“Rare is many, rare is strong, rare is proud. It’s never been more important to celebrate and acknowledge those who are rare in our community” – Steve Waugh AO
Steve Waugh AO for World Rare Disease Day. Credit: Jack Atley
Thursday, 25th February 2021: Steve Waugh AO, proudly supported by Canon Australia, is today calling on Australians to join the battle to raise awareness of rare diseases and give a voice to the hundreds of thousands of children and their families suffering in silence, ahead of World Rare Disease Day, Sunday, 28th February 2021.
Inspired by the courage and character of families affected by rare diseases, Australian cricketing hero, Steve Waugh AO, and his wife Lynette Waugh OAM, established the Steve Waugh Foundation 17 years ago in recognition of the many individuals and families who fall through the cracks through no fault of their own. Built on the philosophy of being “somewhere to turn” for sufferers of the rarest diseases, the Foundation has supported more than 2,000 families with individual grants, in addition to funding research, awareness campaigns and respite camps.
“Rare disease patients have long been orphans of the health system, and while the world continues to battle the global COVID-19 pandemic, more than 300 different rare diseases affecting children in Australia continue to linger,” says Steve Waugh.
He adds: “We’ve all faced challenges over the past year and each have a certain level of apprehension about the unknown impact the novel coronavirus might have on our lives. The reality is much more severe for individuals and families affected by rare diseases, who may struggle to even name the disease they face and get access specific treatment and much needed equipment.
The more awareness there is in Australia, and the more coordinated the efforts in government and the medical sector, the better these families and children will be.”Steve Waugh
In its seventh year as a supporter of the Steve Waugh Foundation, Canon Australia is helping to raise awareness for rare diseases through sponsorship of the foundation, and the donation of new photography equipment that will enable affected families to find enjoyment in capturing moments and memories that last a lifetime.
“Paradoxically, rare diseases are so common in the community that it’s very likely that every Australian is connected to someone with a rare disease in some way. Yet, there is a particular lack of awareness of the impact of rare diseases in Australia,” says Dave Yoshida, Managing Director, Canon Australia. “We are proud to support the Steve Waugh Foundation in its mission to help affected families access accurate, locally relevant information, and to present valuable and creative opportunities for impacted individuals, enabling them to express what matters to them and who they are through the lens of a camera.”
What we can do this Rare Disease Day:
Continuing to play a lead role on Rare Disease Day, the Steve Waugh Foundation is asking Australians to watch and share this inspiring official Rare Disease Day video across their networks, communities and social media channels to give children and families with rare diseases a voice and help elevate them to become a priority on the political, public health and welfare agenda in Australia. The video includes six Rare Stars from six continents, including Australia, who highlight the issues and challenges they face daily.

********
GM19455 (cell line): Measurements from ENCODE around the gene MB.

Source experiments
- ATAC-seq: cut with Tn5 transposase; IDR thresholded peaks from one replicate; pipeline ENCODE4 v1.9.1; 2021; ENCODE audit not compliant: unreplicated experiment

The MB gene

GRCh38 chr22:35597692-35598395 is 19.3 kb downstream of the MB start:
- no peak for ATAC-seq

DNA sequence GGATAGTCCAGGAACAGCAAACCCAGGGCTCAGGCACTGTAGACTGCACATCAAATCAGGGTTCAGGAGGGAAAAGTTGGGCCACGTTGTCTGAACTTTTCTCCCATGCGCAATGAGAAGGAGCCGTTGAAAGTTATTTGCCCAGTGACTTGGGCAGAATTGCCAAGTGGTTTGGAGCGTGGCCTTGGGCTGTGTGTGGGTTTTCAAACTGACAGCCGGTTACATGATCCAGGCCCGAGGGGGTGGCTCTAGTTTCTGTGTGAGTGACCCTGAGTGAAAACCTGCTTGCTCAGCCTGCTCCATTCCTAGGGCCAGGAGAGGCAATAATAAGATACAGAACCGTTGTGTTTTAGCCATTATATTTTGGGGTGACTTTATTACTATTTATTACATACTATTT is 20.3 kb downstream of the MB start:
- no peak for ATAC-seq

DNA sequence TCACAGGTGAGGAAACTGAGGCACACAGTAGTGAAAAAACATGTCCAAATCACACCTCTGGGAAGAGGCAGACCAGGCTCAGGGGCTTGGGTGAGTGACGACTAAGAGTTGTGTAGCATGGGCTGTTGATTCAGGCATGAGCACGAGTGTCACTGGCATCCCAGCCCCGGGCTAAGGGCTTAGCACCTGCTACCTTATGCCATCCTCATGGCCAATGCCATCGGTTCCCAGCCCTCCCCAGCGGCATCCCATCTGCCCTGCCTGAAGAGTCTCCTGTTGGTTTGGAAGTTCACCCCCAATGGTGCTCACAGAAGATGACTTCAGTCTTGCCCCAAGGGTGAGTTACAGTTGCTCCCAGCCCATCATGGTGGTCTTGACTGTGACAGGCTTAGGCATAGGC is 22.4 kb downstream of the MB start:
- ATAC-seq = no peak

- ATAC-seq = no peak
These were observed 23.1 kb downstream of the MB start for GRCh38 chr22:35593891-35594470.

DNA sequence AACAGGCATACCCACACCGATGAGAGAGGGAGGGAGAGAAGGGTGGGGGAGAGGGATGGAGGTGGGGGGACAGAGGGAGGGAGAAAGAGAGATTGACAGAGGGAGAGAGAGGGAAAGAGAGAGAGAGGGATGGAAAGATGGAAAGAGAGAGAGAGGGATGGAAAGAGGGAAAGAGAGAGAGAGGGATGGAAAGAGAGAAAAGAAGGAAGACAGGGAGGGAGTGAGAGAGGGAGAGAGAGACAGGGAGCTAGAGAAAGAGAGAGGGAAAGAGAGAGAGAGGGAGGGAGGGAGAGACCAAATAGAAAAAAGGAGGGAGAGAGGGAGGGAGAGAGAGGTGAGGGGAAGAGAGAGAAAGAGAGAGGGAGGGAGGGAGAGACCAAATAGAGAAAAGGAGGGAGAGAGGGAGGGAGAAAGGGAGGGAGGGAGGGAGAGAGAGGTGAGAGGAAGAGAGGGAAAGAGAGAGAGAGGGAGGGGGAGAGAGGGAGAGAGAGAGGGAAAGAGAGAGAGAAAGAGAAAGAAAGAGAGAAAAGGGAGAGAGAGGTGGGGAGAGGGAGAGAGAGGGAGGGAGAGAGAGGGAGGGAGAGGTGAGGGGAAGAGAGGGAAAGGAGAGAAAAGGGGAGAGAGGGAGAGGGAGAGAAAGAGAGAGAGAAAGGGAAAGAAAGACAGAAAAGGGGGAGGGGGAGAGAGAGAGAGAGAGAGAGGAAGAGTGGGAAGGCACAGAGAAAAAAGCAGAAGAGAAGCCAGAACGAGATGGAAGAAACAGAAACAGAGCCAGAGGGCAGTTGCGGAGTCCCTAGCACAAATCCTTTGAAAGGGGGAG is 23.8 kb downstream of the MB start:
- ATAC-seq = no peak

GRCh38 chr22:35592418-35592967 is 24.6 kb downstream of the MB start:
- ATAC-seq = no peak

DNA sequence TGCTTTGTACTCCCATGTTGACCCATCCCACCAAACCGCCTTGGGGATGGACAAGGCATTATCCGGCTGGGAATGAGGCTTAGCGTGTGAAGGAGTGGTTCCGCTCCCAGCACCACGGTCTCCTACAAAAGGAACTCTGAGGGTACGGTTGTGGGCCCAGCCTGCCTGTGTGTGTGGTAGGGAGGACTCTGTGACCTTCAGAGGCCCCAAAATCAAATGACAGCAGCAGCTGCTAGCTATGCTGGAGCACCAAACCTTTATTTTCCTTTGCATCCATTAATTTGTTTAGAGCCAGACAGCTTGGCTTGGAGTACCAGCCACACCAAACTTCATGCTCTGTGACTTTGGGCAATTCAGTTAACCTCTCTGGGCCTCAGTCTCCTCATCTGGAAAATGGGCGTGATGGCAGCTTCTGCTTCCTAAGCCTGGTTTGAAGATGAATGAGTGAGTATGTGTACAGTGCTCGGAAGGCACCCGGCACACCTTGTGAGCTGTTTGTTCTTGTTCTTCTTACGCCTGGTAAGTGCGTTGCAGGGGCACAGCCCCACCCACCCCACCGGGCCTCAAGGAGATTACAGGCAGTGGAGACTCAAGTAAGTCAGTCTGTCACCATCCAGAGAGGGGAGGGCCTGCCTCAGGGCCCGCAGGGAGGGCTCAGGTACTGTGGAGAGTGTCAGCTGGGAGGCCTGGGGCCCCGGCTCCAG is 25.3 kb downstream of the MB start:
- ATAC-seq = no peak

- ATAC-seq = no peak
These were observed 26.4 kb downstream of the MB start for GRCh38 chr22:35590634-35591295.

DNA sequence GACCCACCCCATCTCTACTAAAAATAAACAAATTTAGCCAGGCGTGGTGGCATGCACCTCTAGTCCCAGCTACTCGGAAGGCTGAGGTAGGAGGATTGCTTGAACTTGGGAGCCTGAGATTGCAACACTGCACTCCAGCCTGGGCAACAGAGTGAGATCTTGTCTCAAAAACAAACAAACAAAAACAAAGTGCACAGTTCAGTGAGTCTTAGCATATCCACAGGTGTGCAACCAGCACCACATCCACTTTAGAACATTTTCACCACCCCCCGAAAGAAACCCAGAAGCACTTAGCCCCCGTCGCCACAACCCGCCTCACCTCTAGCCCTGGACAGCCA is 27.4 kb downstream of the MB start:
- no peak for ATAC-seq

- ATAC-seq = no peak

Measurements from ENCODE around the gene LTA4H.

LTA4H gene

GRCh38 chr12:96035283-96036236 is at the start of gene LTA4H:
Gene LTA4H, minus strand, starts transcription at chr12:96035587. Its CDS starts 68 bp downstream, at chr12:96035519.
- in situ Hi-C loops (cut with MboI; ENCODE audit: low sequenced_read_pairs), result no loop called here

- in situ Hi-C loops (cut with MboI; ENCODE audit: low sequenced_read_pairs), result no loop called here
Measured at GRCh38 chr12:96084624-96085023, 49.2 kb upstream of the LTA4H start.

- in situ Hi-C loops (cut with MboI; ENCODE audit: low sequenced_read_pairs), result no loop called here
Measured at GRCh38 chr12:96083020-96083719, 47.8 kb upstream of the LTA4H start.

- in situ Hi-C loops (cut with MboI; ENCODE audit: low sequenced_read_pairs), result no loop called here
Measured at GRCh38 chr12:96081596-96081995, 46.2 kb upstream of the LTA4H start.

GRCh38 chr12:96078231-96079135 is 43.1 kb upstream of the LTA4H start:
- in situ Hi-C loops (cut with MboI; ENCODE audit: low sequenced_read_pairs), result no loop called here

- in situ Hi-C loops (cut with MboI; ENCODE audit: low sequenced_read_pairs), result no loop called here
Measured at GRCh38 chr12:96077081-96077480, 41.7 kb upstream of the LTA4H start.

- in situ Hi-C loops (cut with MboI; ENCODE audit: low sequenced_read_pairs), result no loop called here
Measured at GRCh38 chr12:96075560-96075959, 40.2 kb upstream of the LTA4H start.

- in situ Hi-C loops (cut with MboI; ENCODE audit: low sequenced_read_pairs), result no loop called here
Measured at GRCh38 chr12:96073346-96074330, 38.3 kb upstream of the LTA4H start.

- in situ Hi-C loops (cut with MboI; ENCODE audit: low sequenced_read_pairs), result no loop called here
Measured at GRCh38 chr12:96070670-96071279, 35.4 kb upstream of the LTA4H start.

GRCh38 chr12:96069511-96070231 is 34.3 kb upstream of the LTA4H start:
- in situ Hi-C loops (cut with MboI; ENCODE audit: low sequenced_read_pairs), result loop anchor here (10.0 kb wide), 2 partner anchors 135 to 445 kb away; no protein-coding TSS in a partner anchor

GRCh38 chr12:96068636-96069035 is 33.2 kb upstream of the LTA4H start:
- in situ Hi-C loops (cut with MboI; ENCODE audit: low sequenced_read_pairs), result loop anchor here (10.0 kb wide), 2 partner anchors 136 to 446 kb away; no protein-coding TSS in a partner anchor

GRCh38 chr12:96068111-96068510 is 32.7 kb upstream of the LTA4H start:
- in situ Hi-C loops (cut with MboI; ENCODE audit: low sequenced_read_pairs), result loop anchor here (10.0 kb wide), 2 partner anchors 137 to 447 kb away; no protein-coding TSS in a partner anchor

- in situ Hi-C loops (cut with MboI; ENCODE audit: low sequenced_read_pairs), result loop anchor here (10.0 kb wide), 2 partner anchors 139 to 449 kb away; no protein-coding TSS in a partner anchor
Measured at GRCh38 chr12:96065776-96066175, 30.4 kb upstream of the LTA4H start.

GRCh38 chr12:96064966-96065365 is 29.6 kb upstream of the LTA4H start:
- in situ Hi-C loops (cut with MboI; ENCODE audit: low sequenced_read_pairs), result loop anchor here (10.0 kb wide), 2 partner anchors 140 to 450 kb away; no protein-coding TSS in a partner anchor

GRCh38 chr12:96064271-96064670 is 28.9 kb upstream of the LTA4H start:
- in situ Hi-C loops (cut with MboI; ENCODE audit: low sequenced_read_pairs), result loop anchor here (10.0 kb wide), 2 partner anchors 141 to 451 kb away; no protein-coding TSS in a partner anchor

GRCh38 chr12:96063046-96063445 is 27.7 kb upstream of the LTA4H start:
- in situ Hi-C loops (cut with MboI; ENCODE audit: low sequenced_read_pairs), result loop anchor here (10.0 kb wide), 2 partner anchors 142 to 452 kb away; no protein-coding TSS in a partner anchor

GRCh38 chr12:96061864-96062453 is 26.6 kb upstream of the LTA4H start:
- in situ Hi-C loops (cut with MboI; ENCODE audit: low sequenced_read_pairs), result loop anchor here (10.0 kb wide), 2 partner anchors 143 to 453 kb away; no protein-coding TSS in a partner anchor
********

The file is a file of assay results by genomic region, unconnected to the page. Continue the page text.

What is a Rare Disease?
A rare disease is a disease that occurs infrequently in the general population, affecting one in 10,000. Interestingly, rare diseases are so common, that 1 in 20 people will live with a rare disease at some point in their lives. Up to two million Australians suffer from a rare disease – around 400,000 of those being children.
Rare disease patients often face life without a diagnosis, feel isolated, go without treatment, go without research, and therefore, live without reason to hope. Families and carers of children with these conditions experience significant psychological stress due to social isolation, unemployment, diagnostic delays, lack of information and difficulty accessing appropriate health care.
To help alleviate the burden on families, the Steve Waugh Foundation has directly supported over 2000 individuals and families through grants and programs since its inception. Committed to enhancing quality of life through medical support and human experiences, the Steve Waugh Foundation has also hosted 56 Respite Retreats to provide relief and positive memories for 1135 individuals1.
Rare Disease Facts
• 30% of families consulted between 6 and 20 doctors before getting the right diagnosis
• 2/3 of children are admitted to hospital at least once a year
• Each child averages 9 visits to a specialist per year
• Each child averages 24 visits to allied health professionals (such as physio-, speech-, and occupational therapists) per year
• Each child attends their General Practitioner 10 times per year on average
What is needed for people living with Rare Diseases in Australia?
• Equal access to quality healthcare
• Greater coordination of health services
• Greater recognition of the health, economic, and psychosocial challenges they face with an increased research effort nationally and internationally
• New diagnostic procedures and treatments
• Accurate and reliable information and education about rare disease for families and health professionals
To help support the Steve Waugh Foundation and those with rare diseases, please visit stevewaughfoundation.com.au/
1 SNUG retreat reports provided by University of Newcastle Family Action Centre as of December 2020